By Jimmy Matthiesen
In a new proposal recently drafted by university administration, Case Western Reserve University is considering a plan to counter the rising concerns about the security of university campus by releasing the monster of Wade Lagoon from the subterranean depths.
Initially displaced due to the Cuyahoga River fires of 1969, the nameless lake creature, fondly known as the “hideous lagoon monster,” has taken up residence in Wade lagoon since the early 1970s. Though initially intending to return to its home of Lake Erie, the monster has since made the lagoon its permanent residence, citing the growth of algae and Asian carp as rendering its native homeland unpalatable for its weekly feasting.
Throughout its stay, the city has become quite fond of the lagoon monster, culminating in the commission of a $350 million dollar project to build the monster an underground cavern under the guise of renovating the nearby art museum. With this “renovation” now finally complete, proponents of the plan assert that it is finally time for the monster to take the first steps to repay the city and university for their continued hospitality.
Without a doubt, the lagoon monster certainly has the ability to break and twist human flesh. In addition to a brief crime fighting spree, the monster is credited with hunting to extinction the Lake Erie shark population at the turn of the 20th century.
However, in light of contemporary concerns of excessive brutality, opponents of the plan worry about the university’s ability to control the unfathomable beast. Admittedly the monster’s rage, once awoken, is “unpredictable as the raging sea” and can only be calmed by the “love of a human woman.”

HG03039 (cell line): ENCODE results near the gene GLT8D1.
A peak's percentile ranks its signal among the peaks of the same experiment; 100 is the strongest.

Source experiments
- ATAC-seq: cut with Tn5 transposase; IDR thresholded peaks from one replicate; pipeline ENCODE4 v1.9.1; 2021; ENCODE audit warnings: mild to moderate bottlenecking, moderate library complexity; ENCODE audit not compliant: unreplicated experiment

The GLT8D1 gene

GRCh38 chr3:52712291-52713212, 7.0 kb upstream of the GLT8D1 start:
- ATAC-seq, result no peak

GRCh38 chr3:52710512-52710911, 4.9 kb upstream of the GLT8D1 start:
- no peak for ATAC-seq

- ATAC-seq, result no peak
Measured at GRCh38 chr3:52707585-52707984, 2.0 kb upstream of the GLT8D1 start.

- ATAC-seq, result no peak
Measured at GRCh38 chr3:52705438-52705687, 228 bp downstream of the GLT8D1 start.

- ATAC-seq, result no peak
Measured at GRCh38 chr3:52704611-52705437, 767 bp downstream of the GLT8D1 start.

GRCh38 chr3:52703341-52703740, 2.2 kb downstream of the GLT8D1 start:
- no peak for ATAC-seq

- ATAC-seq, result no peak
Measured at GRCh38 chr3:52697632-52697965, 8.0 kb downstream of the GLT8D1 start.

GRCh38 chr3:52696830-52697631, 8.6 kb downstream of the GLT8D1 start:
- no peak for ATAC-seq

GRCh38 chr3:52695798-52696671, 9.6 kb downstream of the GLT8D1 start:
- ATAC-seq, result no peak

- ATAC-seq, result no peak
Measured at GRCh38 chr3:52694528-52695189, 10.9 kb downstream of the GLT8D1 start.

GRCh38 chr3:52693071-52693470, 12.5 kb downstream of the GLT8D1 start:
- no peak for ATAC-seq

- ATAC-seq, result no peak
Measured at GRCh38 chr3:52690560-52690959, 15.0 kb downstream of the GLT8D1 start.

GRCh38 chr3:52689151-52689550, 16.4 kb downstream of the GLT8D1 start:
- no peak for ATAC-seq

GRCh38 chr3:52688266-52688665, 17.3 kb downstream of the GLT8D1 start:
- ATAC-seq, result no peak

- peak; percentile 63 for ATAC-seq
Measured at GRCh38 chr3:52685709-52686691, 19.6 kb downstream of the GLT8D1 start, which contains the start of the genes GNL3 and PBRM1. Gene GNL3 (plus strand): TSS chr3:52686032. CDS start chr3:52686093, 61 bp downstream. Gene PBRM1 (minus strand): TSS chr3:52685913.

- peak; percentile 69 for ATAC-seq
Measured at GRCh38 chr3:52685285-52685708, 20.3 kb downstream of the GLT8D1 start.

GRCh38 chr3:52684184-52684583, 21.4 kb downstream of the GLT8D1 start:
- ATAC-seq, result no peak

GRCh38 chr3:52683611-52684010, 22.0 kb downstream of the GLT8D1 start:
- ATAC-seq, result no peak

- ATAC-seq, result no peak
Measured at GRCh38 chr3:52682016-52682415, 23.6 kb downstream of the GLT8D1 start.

Many prominent pseudoscientists attribute the increased hurricane activity of 2010 to the monster’s reaction to popular basketball player Lebron James’s decision to leave Cleveland for the Miami Heat the year before. More recently, in a fit of rage attributed to a particularly irksome loss by the Cleveland Browns, the monster reportedly devoured the entirety of the Silver Spartan Diner, resulting in its replacement by a “Denny’s All Nighter” with the hope that its excessive grease and near deadly sodium content would deter the monster from further tirades.
Still, proponents of the plan believe that there are ways to control the monster. While some have proposed mandatory “monster sensitivity training” for sororities on campus, the most popular plan calls for the reactivation of the Michelson–Morley death ray. Now a popular statue on campus, the ray commemorates the famous experiment to prove the theory of relativity and painfully irradiates anything in its path.
Due to overruns in the university budget, the ray has been depowered in order to fuel the campus weather machine since the early 1970s, but it is thought that it might be retooled to subdue the monster into a docile coma.
Alternative proposals for the monster include display in the Greater Cleveland Aquarium, whose recent reopening included massive “monster proofing” initiatives, so that he might be “displayed in chains for all the world to see.”
As of the writing of this article, the monster was unavailable for comment, as he was currently vacationing in the warmer North Atlantic with European relatives. But, there is hope that he might weigh in on possible proposals in the coming months.